Traditional grammar makes use of the terms “subject” and “object” to describe the roles of nouns in a sentence. Prototypically a subject does the action; an object has the action done to it, for example:

(1) Lucy reads the book
subject   object

Now this is all very well up to a point but when we want to use “subject” and “object” as general labels referring to the meaning of a noun in relation to an action, we run into problems even within a language like English (for some problems that arise cross-linguistically see my previous post). Consider the following:

(2) the book is read by Lucy

In this (passive) sentence, the book has the same relation to the action described by the verb as before, but it appears as the subject not as the object. In case there’s any doubt about this, consider the following pair of examples:

(3) Lucy loves me
subject   object
(4) I am loved by Lucy

I in (4) behaves exactly like a subject: it is in the nominative case (I and not me) and it triggers agreement with the verb (I am), as well as preceding the verb. Yet its relation to the act of loving is pretty much the same as in (3).

Linguists have dealt with this problem by coming up with the notion of thematic roles, employing labels like AGENT and PATIENT to describe them. Unlike the relations of subject and object, these remain constant whether the sentence is active or passive:

(5) Lucy reads the book
(6) the book is read by Lucy

Lucy is the agent in both sentences; the book is the patient.

Whilst linguists have not yet managed to come to any sort of agreement as what all the different thematic roles actually are, the notion nevertheless helps us in making a number of interesting observations. For example, a lot of verbs denoting changes of state can occur both as intransitives (with only one noun, or “argument”, involved in the action) or as transitives (with two arguments). This is the case for example with freeze (the words in capitals refer again to thematic roles):

(7) Nick froze the ice cream
(8) the ice cream froze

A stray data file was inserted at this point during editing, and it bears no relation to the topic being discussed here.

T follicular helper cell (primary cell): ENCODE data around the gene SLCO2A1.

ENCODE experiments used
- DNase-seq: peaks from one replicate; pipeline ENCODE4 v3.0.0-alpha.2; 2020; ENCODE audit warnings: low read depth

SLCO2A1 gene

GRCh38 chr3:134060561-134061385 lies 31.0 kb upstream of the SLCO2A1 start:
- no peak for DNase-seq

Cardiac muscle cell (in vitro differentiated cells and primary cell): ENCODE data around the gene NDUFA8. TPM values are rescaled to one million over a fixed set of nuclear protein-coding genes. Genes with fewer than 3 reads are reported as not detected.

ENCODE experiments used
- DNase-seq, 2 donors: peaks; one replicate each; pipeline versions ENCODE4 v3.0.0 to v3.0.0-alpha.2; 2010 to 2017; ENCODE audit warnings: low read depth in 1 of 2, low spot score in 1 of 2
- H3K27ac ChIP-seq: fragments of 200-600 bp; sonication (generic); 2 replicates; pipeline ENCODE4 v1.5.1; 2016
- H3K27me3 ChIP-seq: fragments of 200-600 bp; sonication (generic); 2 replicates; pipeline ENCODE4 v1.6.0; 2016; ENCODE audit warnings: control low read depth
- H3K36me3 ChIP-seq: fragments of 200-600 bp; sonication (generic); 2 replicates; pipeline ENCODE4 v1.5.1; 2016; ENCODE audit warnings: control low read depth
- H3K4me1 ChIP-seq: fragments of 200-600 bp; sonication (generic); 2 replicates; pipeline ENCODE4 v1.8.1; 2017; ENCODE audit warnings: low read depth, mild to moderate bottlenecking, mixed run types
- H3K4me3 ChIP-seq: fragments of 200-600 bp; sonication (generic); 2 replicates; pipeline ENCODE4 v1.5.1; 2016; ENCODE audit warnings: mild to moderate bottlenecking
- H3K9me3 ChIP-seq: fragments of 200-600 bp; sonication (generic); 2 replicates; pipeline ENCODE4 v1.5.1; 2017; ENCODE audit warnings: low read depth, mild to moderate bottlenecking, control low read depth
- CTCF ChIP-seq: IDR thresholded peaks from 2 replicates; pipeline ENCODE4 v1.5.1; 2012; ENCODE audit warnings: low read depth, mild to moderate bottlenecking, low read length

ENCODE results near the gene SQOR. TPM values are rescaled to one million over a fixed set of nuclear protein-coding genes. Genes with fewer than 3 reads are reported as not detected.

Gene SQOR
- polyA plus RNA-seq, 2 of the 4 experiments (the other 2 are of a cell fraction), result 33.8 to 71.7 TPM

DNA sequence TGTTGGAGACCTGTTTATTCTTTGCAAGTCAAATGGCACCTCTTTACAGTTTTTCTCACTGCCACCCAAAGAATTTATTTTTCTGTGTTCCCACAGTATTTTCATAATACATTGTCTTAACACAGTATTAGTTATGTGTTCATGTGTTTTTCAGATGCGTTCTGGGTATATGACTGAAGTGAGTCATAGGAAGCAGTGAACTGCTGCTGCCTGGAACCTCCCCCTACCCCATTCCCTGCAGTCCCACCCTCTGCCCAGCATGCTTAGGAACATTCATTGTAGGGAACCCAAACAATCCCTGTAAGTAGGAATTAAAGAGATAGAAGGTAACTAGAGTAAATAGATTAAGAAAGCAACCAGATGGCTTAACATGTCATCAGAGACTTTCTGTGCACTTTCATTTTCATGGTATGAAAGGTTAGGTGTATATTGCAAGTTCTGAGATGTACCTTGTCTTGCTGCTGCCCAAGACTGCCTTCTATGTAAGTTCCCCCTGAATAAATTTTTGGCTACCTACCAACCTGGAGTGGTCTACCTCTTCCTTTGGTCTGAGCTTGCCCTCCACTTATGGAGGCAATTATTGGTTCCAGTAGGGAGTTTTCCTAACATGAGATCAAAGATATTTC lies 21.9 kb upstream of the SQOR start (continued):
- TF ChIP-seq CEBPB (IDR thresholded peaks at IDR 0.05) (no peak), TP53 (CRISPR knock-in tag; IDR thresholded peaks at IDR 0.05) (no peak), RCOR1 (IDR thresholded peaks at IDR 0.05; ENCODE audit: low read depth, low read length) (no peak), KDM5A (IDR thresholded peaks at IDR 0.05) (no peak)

What happened to the ice cream is the same in both instances (it froze), and therefore it seems rational to give it the same thematic role (here labelled EXPERIENCER). In (7), though, the ice cream is an object; in (8) it is the subject. One possible analysis of this is that when the CAUSE argument (e.g. Nick in (7)) – to be understood simply as the argument which causes the change of state described by the verb to occur – is not expressed overtly, an EXPERIENCER is “promoted” into the now-vacant subject position.

This might, in fact, be similar to what we see in the passive. Compare example (4) above with example (9) below, where in the absence of an agent the patient is promoted to subject:

(9) the book is read

As a general rule, we might want to say that all sentences require subjects, and that while these are preferentially agents or causes, they may be patients or experiencers too if no agent or cause is available.

Another thematic role which has been suggested is that of INSTRUMENT. In the following example, this is the role of the knife:

(10) Tiberius sliced the bread with the knife

An instrument, informally speaking, is the thing which the agent uses to effect the action. But instruments can also occur in subject position, e.g.

(11) the knife sliced the bread

the knife here can still be considered an instrument: unlike a typical agent, it isn’t doing the action of its own accord, and we assume there is still some unexpressed agent responsible for the slicing. So we have another type of possible alternation: where an agent is omitted, an instrument may be promoted to subject position in its place.

It’s fascinating that as a result of alternations like this the subject of a verb can actually be associated with multiple possible meanings. To give some more examples, the following show that a subject of break might be associated with at least three different roles:

(12) Wilhelmina broke the window (with the snowball)
(13) the snowball broke the window
(14) the window broke

Equally fascinating is that in some cases these alternations can’t occur. For example, in Imhotep ate the peas with a fork, we have an instrument a fork – but eat can’t take an instrument as its subject like break or slice can: we can’t (generally) say *A fork ate the peas to mean “some unspecified person ate the peas with a fork”.

These possible and impossible alternations seem to suggest a lot about the nature of the lexicon and/or the grammar. They are therefore invaluable tools to linguists seeking to understand better how languages work.